February 4, 2015 | Motion to Suppress
Any criminal case has important deadlines, and a Dayton OVI case is no different. One important deadline occurs 35 days after arraignment (arraignment is the court hearing at which you enter your plea of guilty or not guilty to the charge). Missing this important deadline robs the driver charged with an OVI of a critical opportunity to challenge the prosecution’s evidence and have incriminating excluded from any trial.
What Can a Motion to Suppress Accomplish?
For most drivers unacquainted with the court process, a “motion to suppress” sounds enigmatic. What is a “motion to suppress” and, more importantly, why is it so important that such a document be filed?
A motion to suppress is a legal motion (document) filed with the court that argues certain evidence or information should be excluded (“suppressed”) from a trial. Evidence that is excluded cannot be considered by the judge or jury at trial, nor can witnesses mention or refer to such evidence. This can make the prosecution’s job of proving your guilt more difficult; in some cases, suppressed evidence may be so crucial to the prosecution’s case that the prosecution cannot prove its case at all and must dismiss the OVI charge.
A motion to suppress may be used to attack:
- The officer’s initial stop of your vehicle. An officer must possess “reasonable suspicion” to stop a moving car. Usually, a traffic violation (broken headlight, swerving or erratic driving) provides an officer with sufficient reasonable suspicion to stop a car. But if there was no traffic violation or other legal reason for stopping your car, everything that occurred after the stop occurred may be excluded under the “fruit of the poisonous tree” doctrine, which states that but for the illegal stop, the police would not have discovered any subsequent evidence of intoxication.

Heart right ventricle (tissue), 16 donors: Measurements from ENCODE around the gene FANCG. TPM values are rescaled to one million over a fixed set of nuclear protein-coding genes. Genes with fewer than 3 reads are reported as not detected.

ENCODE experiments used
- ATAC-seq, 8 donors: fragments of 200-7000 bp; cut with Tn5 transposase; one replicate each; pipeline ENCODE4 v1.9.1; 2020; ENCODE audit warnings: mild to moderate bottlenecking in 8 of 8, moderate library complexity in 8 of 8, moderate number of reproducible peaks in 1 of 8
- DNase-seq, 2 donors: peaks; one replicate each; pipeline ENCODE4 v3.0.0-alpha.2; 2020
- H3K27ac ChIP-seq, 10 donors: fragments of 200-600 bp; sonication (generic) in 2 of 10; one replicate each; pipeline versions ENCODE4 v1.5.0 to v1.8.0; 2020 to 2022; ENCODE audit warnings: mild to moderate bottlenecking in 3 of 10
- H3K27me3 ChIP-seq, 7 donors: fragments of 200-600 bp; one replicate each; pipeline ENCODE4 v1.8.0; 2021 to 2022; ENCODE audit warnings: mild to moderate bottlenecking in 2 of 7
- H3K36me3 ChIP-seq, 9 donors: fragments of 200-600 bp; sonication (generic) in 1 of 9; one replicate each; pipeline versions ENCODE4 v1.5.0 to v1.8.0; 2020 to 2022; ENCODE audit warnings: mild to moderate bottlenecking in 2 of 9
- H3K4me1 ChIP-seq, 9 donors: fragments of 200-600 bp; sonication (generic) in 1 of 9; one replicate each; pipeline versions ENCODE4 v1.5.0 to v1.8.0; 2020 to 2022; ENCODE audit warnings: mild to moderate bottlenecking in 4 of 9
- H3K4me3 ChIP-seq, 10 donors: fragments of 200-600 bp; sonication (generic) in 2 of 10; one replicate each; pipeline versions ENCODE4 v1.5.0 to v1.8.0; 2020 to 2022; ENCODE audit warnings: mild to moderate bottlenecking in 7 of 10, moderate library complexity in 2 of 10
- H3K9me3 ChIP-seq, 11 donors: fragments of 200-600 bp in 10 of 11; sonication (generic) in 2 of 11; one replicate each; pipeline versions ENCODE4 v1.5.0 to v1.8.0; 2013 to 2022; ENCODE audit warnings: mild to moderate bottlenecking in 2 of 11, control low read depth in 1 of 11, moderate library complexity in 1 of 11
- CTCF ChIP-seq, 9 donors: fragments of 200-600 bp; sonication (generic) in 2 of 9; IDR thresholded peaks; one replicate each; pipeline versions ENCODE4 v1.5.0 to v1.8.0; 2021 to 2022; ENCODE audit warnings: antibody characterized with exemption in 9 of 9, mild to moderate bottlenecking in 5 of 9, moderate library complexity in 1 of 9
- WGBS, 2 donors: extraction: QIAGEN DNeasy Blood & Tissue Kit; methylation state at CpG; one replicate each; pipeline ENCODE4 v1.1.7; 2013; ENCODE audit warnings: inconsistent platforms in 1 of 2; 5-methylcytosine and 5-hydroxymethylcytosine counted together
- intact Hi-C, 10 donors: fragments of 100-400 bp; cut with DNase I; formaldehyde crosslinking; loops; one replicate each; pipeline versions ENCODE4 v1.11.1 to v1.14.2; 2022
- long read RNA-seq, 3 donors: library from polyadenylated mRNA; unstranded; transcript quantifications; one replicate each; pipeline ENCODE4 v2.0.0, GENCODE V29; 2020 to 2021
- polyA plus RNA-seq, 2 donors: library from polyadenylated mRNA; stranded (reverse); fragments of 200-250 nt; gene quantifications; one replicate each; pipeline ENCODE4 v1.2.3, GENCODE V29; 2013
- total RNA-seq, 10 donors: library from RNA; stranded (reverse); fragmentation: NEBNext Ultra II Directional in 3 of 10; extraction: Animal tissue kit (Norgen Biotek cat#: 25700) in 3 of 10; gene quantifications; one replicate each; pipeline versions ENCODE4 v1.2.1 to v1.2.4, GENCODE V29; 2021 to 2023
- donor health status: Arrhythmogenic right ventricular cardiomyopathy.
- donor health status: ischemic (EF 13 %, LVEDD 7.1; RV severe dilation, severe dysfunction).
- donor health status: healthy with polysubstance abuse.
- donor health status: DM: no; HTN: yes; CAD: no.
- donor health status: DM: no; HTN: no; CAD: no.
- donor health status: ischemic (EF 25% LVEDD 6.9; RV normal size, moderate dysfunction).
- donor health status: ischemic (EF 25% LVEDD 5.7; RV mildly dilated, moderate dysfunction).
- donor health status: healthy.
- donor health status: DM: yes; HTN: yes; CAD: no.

- The officer’s arrest of you. An officer needs to possess “probable cause” to arrest you. This is a legal standard defined by law. If the officer arrested you for OVI but did not have probable cause to do so, the arrest and evidence of everything that happened after the arrest can be suppressed.
- The breath or blood test. If the police conducted a breath or blood test on you, they are required by law to comply with certain procedures in order to give some measure of assurance that the test results would be accurate. If the police did not follow each and every step of their procedures as written, this calls the accuracy of the breath, blood, or other test into question. A successful motion to suppress can exclude the breath, blood, or other test results from consideration at trial.
The Sooner You Contact Us, the Sooner We Can Help
The sooner you contact the Dayton OVI defense attorneys of Suhre & Associates, LLC, the sooner we can help you. A thorough investigation of your case will reveal what evidence can be suppressed. Of course, the more evidence that can be suppressed, the better your chances of receiving a “not guilty” verdict.
To learn more, call our Dayton criminal defense law firm at (937) 531-0435 or visit our contact us page to send us an email.